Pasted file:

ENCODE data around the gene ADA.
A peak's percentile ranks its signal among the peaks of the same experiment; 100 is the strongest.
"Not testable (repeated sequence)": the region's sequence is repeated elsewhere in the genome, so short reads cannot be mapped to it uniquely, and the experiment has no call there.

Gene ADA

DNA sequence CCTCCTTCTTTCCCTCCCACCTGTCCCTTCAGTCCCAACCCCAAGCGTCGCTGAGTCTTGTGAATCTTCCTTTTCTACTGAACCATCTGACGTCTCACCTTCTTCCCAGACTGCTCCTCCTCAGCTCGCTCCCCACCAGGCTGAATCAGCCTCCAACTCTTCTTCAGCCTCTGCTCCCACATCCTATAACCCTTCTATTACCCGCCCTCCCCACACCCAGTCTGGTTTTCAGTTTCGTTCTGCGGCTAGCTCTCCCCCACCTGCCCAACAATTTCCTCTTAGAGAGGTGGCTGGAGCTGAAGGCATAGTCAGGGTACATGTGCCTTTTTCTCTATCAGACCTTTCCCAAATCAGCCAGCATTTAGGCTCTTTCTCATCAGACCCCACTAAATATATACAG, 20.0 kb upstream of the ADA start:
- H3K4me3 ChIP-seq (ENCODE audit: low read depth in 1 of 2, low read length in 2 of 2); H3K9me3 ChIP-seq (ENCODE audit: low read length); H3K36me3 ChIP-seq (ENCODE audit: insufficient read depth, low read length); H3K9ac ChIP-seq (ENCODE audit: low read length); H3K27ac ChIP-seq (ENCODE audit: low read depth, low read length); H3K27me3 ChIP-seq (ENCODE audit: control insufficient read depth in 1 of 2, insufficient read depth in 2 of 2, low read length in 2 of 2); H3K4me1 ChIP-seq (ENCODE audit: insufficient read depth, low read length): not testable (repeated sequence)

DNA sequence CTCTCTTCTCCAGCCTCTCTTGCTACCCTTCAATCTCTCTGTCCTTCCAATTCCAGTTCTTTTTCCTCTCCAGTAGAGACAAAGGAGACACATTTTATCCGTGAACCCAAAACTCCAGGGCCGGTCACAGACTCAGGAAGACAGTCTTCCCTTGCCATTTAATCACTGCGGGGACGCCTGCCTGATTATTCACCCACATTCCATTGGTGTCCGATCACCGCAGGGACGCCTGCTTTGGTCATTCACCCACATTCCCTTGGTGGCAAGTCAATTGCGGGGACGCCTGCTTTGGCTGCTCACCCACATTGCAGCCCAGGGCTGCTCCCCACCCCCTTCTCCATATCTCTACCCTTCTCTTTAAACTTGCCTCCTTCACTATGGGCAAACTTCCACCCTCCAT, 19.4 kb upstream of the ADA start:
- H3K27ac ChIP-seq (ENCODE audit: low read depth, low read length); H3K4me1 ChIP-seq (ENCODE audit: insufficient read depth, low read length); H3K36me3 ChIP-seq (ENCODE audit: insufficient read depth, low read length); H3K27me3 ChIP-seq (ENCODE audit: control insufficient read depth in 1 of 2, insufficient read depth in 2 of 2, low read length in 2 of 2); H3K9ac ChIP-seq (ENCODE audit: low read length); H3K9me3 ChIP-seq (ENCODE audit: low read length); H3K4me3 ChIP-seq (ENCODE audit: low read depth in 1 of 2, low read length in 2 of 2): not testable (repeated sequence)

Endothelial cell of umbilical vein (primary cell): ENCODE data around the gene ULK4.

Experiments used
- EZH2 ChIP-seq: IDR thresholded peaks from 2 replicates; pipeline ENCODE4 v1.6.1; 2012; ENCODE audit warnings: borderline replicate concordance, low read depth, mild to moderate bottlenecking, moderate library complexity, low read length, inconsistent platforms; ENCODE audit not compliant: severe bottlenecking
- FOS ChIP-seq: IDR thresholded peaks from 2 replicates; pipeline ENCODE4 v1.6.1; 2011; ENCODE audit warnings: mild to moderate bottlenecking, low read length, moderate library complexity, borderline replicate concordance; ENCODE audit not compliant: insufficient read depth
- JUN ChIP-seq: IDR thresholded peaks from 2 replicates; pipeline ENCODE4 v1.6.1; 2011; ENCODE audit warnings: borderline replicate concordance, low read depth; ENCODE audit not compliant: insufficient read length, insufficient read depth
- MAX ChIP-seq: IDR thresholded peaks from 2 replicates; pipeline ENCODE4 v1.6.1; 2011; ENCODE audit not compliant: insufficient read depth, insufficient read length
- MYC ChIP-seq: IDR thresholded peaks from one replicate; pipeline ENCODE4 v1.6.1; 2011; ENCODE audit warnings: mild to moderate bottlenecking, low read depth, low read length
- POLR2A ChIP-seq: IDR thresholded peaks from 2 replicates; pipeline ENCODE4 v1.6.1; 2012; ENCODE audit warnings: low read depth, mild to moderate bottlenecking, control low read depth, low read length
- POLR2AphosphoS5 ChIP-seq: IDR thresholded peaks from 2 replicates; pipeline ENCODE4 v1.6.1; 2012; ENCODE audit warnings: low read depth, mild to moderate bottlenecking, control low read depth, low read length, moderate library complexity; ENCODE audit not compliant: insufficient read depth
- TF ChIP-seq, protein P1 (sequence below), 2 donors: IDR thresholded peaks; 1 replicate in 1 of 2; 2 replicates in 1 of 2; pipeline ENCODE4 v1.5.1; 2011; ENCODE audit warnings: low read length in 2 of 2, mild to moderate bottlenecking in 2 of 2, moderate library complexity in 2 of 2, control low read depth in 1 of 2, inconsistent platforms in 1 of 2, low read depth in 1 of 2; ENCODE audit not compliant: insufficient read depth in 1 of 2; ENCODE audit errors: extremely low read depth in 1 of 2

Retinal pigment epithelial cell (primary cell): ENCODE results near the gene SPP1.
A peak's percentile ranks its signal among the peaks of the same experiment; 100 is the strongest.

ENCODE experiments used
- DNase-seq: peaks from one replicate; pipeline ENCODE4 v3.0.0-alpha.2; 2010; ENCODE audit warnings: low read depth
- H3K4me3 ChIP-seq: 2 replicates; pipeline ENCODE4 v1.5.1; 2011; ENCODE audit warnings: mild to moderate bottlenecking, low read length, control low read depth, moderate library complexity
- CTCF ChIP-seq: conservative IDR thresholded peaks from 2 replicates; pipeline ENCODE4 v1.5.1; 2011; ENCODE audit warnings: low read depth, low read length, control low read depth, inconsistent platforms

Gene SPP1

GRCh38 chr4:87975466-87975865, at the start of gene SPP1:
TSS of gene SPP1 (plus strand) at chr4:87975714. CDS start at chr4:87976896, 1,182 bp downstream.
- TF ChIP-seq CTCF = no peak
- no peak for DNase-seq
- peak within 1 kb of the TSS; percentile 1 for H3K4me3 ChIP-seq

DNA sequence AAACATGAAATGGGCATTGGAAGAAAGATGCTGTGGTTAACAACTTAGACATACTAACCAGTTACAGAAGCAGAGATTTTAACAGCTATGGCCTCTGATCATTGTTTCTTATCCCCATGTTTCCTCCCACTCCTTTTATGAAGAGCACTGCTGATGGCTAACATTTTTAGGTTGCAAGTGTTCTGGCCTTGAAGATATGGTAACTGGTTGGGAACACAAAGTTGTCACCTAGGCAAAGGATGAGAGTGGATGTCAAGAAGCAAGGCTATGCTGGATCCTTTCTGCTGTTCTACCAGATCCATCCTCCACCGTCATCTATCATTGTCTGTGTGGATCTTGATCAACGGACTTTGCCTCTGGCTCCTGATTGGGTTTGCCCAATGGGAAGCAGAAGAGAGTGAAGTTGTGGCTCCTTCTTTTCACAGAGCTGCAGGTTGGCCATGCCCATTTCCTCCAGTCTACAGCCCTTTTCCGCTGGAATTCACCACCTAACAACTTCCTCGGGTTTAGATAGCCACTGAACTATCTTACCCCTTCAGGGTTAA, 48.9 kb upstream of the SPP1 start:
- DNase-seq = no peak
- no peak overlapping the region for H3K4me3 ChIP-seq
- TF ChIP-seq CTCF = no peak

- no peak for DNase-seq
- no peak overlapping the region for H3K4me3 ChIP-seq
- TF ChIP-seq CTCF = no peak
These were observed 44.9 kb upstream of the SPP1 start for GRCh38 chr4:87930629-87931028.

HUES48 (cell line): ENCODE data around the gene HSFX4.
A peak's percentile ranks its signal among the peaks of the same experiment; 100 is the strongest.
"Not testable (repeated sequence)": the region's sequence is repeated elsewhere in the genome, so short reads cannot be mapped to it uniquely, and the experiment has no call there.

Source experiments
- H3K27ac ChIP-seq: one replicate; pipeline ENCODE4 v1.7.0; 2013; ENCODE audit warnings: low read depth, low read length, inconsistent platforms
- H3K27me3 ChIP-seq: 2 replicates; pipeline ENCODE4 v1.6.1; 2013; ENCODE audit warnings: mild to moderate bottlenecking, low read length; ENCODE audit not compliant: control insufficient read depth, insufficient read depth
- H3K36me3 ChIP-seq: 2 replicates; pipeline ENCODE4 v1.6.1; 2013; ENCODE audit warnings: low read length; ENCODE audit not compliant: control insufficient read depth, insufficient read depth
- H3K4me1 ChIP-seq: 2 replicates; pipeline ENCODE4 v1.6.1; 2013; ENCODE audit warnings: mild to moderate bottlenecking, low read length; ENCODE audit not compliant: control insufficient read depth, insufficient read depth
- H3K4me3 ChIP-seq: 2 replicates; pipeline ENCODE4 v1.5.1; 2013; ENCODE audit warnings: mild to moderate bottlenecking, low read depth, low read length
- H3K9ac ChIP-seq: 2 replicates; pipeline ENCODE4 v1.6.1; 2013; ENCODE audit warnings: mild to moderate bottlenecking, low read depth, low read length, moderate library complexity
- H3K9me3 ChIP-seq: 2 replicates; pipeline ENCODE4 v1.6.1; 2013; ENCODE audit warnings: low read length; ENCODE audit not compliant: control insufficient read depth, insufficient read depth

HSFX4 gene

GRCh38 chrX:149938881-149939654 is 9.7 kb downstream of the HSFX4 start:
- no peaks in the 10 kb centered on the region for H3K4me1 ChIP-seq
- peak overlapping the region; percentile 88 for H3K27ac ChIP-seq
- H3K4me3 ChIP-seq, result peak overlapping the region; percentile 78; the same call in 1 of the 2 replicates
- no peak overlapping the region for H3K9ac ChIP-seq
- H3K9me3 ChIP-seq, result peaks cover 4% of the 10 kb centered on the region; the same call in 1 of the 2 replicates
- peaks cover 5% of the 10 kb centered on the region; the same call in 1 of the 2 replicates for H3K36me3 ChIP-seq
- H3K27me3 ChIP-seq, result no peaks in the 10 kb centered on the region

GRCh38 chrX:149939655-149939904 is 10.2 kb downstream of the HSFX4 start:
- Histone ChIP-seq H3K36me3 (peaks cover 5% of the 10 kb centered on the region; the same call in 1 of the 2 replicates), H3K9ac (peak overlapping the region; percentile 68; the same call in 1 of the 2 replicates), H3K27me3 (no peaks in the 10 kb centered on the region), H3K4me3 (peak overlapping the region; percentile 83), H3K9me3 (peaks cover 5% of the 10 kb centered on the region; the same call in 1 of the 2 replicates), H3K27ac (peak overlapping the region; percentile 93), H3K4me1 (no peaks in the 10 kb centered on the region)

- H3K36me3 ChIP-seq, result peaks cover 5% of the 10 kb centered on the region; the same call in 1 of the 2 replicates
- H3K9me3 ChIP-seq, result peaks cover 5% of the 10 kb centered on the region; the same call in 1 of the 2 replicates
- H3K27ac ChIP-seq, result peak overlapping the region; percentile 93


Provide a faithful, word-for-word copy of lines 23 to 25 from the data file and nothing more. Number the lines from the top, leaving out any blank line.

- H3K4me3 ChIP-seq: 2 replicates; pipeline ENCODE4 v1.5.1; 2011; ENCODE audit warnings: mild to moderate bottlenecking, low read length, control low read depth, moderate library complexity
- CTCF ChIP-seq: conservative IDR thresholded peaks from 2 replicates; pipeline ENCODE4 v1.5.1; 2011; ENCODE audit warnings: low read depth, low read length, control low read depth, inconsistent platforms

Gene SPP1